I invite us to think about this. It has been a very long time since I believed in satan. I arrived at that conclusion on my own. And, I find Celsus' argument very interesting.

Tuesday, December 12, 2017

Knowing vs Following

In the 1st century, there were various groups with divergent assessments of what it meant to follow The Way. The teachings of Jesus had quite a wide range of interpretations. There were 2 primary groups, however. These were Gnostics and Orthodox. As we know, the Orthodox "won." The Gnostics hung on for about 300 years, but did not totally vanish, for their ideas began to surface in the mystics of the Middle Ages, the Reformation and more recently in the teachings arising again such as Lectio Divina, journaling and Centering Prayer.

Although there were various groups of Gnostics (from the Greek for knowing), they had some common ideas. They believed that the kingdom was within, and silence was a door to it. They believed that each person needed to have direct relationship with the Divine, and not be subject to outside authorities. They believed that rituals and rites did not create actual change within a person. They believed that all who enter the Presence, find the same Oneness. They shunned the quest for worldly wealth and status in favor of living a Divinely led life.

In part, they lost because such a teaching defies organization. The Orthodox, on the other hand, had creeds and rituals and things to follow that were understood easily. They organized, gained power and then merged with the political rulers. The Orthodox then called all others heretics, burning their books (even the early ones from before the 4 Gospels), punished their heretics and seized all power. They did their best to stamp them out forever. But they did not succeed entirely. As I mentioned, for example, the mystics were quite Gnostic without probably knowing it.  Fragments, scrolls, books, etc. keep turning up in what are called, "finds." The most famous finds I think are the Nag Hammadi find in 1945 in Egypt and the Dead Scrolls a few years later at Qumran in the caves. They begin to give us a peek into the early history that had been suppressed and supposedly destroyed.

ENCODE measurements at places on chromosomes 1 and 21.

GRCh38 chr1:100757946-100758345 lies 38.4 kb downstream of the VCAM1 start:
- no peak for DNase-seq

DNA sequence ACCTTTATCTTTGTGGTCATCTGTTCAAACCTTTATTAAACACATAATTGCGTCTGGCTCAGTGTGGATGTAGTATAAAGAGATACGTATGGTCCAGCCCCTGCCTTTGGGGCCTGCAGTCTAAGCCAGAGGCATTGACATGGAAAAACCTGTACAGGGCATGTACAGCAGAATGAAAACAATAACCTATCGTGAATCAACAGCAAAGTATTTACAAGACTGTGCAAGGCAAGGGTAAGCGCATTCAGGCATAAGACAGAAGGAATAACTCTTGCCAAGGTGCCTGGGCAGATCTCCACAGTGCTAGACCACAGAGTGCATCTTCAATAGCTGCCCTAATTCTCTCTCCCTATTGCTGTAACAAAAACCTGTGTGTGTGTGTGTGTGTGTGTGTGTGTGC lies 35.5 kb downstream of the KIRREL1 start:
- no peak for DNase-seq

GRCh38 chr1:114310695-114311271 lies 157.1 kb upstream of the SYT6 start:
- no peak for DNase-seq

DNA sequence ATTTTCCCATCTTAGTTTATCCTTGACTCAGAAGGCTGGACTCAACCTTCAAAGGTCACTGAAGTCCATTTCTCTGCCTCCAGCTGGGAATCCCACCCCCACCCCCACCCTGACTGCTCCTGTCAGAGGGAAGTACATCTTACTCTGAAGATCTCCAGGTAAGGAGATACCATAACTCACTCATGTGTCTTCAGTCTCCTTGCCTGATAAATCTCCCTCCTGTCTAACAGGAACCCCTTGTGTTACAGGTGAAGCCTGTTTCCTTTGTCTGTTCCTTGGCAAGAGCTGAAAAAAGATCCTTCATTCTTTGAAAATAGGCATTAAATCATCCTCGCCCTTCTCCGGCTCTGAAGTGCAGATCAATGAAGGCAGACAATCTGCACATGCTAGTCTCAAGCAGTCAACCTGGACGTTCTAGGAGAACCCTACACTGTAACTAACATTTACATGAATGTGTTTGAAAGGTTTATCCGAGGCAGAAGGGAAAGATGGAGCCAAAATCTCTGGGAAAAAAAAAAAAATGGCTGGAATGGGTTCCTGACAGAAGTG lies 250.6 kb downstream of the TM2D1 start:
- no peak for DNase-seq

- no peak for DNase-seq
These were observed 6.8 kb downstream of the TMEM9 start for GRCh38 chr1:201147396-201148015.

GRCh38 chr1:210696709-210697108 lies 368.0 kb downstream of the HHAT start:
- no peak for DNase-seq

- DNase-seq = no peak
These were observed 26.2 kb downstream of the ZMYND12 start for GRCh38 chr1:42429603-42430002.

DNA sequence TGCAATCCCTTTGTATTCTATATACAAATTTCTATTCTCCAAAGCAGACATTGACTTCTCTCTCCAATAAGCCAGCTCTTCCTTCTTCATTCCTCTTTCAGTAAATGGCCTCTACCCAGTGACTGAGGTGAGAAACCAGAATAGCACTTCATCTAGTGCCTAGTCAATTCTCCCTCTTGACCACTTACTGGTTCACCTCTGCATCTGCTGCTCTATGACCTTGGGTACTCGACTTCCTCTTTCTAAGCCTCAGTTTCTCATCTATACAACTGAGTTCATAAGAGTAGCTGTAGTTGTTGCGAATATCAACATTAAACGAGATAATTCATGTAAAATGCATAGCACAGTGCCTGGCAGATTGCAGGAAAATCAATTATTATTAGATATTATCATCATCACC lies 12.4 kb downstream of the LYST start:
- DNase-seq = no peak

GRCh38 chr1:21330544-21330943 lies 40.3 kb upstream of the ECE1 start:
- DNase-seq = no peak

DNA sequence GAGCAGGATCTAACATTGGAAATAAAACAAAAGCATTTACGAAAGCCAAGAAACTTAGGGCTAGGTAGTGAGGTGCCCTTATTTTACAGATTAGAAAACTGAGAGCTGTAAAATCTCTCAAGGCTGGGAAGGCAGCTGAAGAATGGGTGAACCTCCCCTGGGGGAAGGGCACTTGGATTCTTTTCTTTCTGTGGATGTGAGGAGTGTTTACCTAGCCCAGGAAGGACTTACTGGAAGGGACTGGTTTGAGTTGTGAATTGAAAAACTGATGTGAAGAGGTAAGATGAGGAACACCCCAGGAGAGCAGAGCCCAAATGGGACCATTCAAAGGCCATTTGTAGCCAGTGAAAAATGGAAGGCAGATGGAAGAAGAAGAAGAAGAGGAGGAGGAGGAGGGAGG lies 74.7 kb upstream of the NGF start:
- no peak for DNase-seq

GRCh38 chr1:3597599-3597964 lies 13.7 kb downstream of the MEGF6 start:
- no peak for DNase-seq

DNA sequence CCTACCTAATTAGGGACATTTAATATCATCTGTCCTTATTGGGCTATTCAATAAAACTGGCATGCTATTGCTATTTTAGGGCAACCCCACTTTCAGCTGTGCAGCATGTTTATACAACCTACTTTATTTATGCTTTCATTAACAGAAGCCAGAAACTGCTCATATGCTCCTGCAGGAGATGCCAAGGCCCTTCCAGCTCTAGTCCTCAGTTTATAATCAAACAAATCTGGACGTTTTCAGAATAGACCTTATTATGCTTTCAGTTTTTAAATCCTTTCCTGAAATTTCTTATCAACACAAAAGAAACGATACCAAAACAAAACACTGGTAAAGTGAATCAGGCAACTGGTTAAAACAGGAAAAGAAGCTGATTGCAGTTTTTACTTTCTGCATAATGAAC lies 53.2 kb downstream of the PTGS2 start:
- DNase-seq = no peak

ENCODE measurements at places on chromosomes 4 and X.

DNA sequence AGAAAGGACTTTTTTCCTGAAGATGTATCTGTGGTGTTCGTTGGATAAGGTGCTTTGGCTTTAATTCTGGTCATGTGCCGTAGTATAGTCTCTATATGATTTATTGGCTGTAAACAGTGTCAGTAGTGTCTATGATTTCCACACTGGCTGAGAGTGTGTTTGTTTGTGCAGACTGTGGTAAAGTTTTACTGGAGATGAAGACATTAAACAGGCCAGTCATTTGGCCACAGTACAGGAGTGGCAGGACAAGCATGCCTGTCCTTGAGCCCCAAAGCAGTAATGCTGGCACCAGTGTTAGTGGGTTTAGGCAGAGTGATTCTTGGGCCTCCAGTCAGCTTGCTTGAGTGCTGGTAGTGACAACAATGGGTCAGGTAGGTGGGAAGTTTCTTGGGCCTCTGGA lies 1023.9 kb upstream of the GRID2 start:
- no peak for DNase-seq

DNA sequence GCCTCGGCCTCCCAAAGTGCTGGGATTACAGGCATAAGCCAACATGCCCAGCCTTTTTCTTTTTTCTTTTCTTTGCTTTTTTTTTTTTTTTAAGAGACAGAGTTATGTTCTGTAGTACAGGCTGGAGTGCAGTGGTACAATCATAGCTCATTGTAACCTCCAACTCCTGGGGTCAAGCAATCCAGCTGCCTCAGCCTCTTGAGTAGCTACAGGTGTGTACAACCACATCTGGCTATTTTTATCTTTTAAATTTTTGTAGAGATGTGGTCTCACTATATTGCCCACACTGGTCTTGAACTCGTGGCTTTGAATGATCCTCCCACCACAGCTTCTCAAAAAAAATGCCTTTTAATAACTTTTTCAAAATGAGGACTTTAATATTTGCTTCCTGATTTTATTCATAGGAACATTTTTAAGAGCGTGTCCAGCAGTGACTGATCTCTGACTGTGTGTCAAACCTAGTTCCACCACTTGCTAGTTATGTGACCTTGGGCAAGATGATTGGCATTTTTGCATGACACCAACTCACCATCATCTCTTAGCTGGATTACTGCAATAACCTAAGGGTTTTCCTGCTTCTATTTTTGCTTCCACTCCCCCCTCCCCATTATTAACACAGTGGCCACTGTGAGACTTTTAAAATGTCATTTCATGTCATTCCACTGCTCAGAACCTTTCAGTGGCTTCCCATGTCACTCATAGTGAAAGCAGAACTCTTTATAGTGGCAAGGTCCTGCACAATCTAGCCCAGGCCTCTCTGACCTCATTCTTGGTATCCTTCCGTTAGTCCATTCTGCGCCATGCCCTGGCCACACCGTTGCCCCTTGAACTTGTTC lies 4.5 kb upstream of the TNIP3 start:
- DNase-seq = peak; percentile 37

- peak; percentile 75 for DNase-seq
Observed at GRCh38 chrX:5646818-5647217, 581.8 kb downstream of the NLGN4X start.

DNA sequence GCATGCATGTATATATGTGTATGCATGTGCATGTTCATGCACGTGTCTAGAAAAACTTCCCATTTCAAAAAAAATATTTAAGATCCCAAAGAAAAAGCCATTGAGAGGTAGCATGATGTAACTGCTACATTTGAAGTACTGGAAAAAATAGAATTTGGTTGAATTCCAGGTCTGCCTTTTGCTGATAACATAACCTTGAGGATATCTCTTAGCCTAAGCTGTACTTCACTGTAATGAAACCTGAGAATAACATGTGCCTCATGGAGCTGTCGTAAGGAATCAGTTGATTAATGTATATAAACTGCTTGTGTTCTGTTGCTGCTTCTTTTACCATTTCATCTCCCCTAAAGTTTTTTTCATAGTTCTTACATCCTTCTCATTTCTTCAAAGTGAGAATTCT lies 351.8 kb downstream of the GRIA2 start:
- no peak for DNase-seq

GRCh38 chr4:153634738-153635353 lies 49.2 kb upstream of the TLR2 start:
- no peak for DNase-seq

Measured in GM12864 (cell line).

I guess I could say that my heart leans toward knowing and against being subject to outside opinions and controls. Orthodoxy kept a version of Christianity alive for 2,000 years, but it tried to destroy the wonderful and unique inner knowing. We could debate whether or not Christianity would have survived at all without the strict theology of Orthodoxy, but it seems clear to me by the extremes to which it went, it also damaged the journey into the kingdom within. By distorting and taking away the mystery, many today are leaving the fold or are struggling to believe myth as reality. The science of today discredits much of theology, if it is held to be actual reality. But, as we see in the emergence of Perennial Philosophy across time and space, truth can be hidden within stories, stories that in themselves are not true but hint at and point to Truth.

Do we dare to walk The Way of Knowing? I can do no other.

Saturday, December 2, 2017

Waking Up

I'm reading a book on Buddhism that led me to some thoughts on Christianity that I want to share with you.

Originally, what we now call Christianity, was called The Way. Sometimes we think of the Tao for it too is The Way. I was toying with some ideas though about The Christ Way.